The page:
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Picea

This article is about the tree. For other uses, see Spruce (disambiguation).
Spruce
Norway Spruce (Picea abies)
Scientific classification
Kingdom: Plantae
Division: Pinophyta
Class: Pinopsida
Order: Pinales
Family: Pinaceae
Subfamily: Piceoideae
Frankis
Genus: Picea
Mill.
Species

About 35; see text.

A spruce is a tree of the genus Picea /pˈsə/,[1] a genus of about 35 species of coniferous evergreen trees in the Family Pinaceae, found in the northern temperate and boreal (taiga) regions of the earth. Spruces are large trees, from 20–60 metres (66–197 ft) tall when mature, and can be distinguished by their whorled branches and conical form. The needles, or leaves, of spruce trees are attached singly to the branches in a spiral fashion, each needle on a small peg-like structure called a pulvinus. The needles are shed when 4–10 years old, leaving the branches rough with the retained pulvinus (an easy means of distinguishing them from other similar genera, where the branches are fairly smooth).

Spruces are used as food plants by the larvae of some Lepidoptera species; see list of Lepidoptera that feed on spruces. They are also used by the larvae of gall adelgids (Adelges species).

In the mountains of western Sweden scientists have found a Norway Spruce tree, nicknamed Old Tjikko, which by reproducing through layering has reached an age of 9,550 years and is claimed to be the world's oldest known living tree.[2]

Classification

DNA analyses[3][4] have shown that traditional classifications based on the morphology of needle and cone are artificial. A recent study[3] found that P. breweriana had a basal position, followed by P. sitchensis, and the other species were further divided into three clades, suggesting that Picea originated in North America.

Species

There are thirty-five named species of spruce in the world.



Basal species:

Basal species

  • Clade I
  • Clade II
  • Clade III

Uses

Timber

Spruce is useful as a building wood, commonly referred to by several different names including North American timber, SPF (spruce, pine, fir) and whitewood. Spruce wood is used for many purposes, ranging from general construction work and crates to highly specialised uses in wooden aircraft, and as a tonewood in many musical instruments, including guitars, mandolins, cellos, violins, and the soundboard at the heart of a piano and the harp. The Wright brothers' first aircraft, the Flyer, was built of spruce.[5]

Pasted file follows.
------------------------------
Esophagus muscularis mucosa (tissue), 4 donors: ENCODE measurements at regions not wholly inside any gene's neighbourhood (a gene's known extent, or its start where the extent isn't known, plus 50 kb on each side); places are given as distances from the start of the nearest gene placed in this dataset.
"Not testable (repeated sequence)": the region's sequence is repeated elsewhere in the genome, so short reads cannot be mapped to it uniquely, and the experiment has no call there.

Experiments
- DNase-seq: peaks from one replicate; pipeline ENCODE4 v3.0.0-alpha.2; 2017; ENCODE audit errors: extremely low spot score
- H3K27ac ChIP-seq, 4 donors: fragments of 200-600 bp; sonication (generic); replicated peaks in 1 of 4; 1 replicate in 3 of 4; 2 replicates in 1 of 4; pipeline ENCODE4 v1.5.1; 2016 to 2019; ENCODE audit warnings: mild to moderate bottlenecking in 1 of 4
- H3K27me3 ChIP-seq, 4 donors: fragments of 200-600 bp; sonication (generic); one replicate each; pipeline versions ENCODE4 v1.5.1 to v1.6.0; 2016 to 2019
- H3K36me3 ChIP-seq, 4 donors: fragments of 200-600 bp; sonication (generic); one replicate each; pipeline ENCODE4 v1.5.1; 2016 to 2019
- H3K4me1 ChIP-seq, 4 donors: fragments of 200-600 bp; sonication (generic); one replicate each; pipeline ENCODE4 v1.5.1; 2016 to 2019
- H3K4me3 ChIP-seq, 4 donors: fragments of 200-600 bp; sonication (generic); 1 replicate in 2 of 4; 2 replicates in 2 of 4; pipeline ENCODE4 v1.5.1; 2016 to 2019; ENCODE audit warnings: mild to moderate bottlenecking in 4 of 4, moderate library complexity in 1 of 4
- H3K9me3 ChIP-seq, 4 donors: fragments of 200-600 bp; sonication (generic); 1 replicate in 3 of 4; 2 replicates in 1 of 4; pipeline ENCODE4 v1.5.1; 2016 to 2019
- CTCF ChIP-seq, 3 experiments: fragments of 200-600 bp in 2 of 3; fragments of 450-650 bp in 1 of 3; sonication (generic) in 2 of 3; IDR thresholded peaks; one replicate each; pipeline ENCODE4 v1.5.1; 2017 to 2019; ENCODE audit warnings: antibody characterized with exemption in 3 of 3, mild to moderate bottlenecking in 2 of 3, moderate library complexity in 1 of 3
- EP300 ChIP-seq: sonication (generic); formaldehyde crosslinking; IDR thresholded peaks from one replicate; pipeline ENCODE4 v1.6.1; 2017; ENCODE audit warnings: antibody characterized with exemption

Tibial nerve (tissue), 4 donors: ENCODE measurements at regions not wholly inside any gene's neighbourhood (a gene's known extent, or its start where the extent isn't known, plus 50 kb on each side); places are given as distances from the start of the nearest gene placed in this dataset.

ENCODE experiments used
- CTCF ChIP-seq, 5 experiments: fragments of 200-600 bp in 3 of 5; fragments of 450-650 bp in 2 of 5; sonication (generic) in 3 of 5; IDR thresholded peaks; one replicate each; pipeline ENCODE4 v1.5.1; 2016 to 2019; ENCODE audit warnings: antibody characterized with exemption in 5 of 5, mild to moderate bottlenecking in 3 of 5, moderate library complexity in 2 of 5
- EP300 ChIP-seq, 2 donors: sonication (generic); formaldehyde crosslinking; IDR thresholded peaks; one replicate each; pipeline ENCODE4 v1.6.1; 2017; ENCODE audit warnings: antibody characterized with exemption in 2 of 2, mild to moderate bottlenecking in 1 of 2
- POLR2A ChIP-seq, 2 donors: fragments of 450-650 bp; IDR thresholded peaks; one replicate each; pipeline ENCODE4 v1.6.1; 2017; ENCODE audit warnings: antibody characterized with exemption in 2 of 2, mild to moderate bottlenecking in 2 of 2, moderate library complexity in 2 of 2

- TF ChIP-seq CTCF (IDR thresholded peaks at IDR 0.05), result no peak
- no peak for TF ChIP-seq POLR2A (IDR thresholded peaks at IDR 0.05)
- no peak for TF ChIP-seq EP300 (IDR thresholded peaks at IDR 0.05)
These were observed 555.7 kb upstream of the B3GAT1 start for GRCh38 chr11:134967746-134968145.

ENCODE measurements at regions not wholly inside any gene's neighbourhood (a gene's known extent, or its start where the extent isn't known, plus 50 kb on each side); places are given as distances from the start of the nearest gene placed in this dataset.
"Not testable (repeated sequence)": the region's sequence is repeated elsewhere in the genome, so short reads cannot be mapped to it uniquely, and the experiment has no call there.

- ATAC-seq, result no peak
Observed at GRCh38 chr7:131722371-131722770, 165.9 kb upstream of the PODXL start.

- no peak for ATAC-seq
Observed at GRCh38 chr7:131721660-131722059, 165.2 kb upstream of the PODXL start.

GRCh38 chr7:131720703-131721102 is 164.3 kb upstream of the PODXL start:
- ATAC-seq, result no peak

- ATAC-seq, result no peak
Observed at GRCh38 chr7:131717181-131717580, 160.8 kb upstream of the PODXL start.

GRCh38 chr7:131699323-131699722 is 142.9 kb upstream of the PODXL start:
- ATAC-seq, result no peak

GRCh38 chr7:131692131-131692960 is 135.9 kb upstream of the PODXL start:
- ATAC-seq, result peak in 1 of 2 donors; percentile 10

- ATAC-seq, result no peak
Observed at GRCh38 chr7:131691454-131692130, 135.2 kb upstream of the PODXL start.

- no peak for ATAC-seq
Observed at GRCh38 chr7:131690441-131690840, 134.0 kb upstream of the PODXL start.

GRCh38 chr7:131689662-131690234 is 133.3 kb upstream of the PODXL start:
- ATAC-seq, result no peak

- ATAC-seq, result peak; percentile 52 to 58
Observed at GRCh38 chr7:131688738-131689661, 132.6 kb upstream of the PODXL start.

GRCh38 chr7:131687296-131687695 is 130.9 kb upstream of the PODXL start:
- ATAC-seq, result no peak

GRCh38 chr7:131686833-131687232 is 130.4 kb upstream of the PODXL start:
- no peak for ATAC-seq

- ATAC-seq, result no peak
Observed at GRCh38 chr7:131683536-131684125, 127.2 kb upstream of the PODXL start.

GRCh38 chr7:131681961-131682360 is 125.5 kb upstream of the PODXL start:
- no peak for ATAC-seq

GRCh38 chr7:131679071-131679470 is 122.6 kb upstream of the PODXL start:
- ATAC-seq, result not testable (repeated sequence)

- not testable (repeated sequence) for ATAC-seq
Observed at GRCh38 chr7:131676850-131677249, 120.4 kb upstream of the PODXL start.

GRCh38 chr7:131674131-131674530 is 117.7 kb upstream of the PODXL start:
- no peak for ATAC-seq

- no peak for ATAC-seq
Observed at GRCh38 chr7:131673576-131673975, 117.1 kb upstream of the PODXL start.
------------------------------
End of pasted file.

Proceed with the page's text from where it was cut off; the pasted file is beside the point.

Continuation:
Because this species has no insect or decay resistance qualities after logging, it is generally recommended for construction purposes as indoor use only (ex. indoor drywall framing). Spruce wood, when left outside cannot be expected to last more than 12–18 months depending on the type of climate it is exposed to.

Pulpwood

Spruce is one of the most important woods for paper uses, as it has long wood fibres which bind together to make strong paper. The fibres are thin walled and collapse to thin bands upon drying. Spruces are commonly used in mechanical pulping as they are easily bleached. Together with northern pines, northern spruces are commonly used to make NBSK. Spruces are cultivated over vast areas as pulpwood.

Food and medicine


The fresh shoots of many spruces and pines are a natural source of vitamin C.[6] Captain Cook made alcoholic sugar-based spruce beer during his sea voyages in order to prevent scurvy in his crew.[7][8] The leaves and branches, or the essential oils, can be used to brew spruce beer.

The tips from the needles can be used to make spruce tip syrup . In survival situations spruce needles can be directly ingested or boiled into a tea.[9] This replaces large amounts of vitamin C. Also, water is stored in a spruce's needles, providing an alternative means of hydration . Spruce can be used as a preventive measure for scurvy in an environment where meat is the only prominent food source .

Other uses

The resin was used in the manufacture of pitch in the past (before the use of petrochemicals); the scientific name Picea is generally thought to be derived from Latin pix, pitch (though other etymologies have been suggested).

Native Americans in North America use the thin, pliable roots of some species for weaving baskets and for sewing together pieces of birch bark for canoes. See also Kiidk'yaas for an unusual golden Sitka Spruce sacred to the Haida people.

Spruces are also popular ornamental trees in horticulture, admired for their evergreen, symmetrical narrow-conic growth habit. For the same reason, some (particularly Picea abies and P. omorika) are also extensively used as Christmas trees.

Spruce branches are also used at Aintree racecourse, Liverpool, to build several of the fences on the Grand National course. It is also used to make sculptures and Christmas trees.

Etymology

The word "spruce" entered the English language from Old French Pruce, the name of Prussia. Spruce was a generic term for commodities brought to England by Hanseatic merchants and the tree was believed to have come from Prussia.[10] According to a different theory, some suggest that it may however be a direct loanword from a Polish expression [drzewo / drewno] z Prus which literally means "[tree / timber] from Prussia". That would suggest that the late mediaeval Polish-speaking merchants would import the timber to England and the English would pick up the expression from them.

References

External links

  • Arboretum de Villardebelle: Cones of selected species of Picea: Arboretum de Villardebelle page 2

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